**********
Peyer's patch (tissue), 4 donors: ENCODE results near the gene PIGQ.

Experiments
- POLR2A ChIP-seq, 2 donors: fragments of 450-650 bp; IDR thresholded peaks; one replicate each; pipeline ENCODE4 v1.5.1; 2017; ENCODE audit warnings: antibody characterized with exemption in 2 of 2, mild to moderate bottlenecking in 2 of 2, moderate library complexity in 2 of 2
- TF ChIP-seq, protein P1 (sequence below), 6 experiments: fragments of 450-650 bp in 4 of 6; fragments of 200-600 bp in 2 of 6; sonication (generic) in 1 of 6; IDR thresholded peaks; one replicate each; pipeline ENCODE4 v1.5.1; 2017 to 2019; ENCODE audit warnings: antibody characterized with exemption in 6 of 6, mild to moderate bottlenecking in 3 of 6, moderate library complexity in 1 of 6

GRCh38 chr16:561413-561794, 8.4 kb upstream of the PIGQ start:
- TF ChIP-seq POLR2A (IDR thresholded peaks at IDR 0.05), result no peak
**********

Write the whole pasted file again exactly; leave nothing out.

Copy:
Peyer's patch (tissue), 4 donors: ENCODE results near the gene PIGQ.

Experiments
- POLR2A ChIP-seq, 2 donors: fragments of 450-650 bp; IDR thresholded peaks; one replicate each; pipeline ENCODE4 v1.5.1; 2017; ENCODE audit warnings: antibody characterized with exemption in 2 of 2, mild to moderate bottlenecking in 2 of 2, moderate library complexity in 2 of 2
- TF ChIP-seq, protein P1 (sequence below), 6 experiments: fragments of 450-650 bp in 4 of 6; fragments of 200-600 bp in 2 of 6; sonication (generic) in 1 of 6; IDR thresholded peaks; one replicate each; pipeline ENCODE4 v1.5.1; 2017 to 2019; ENCODE audit warnings: antibody characterized with exemption in 6 of 6, mild to moderate bottlenecking in 3 of 6, moderate library complexity in 1 of 6

GRCh38 chr16:561413-561794, 8.4 kb upstream of the PIGQ start:
- TF ChIP-seq POLR2A (IDR thresholded peaks at IDR 0.05), result no peak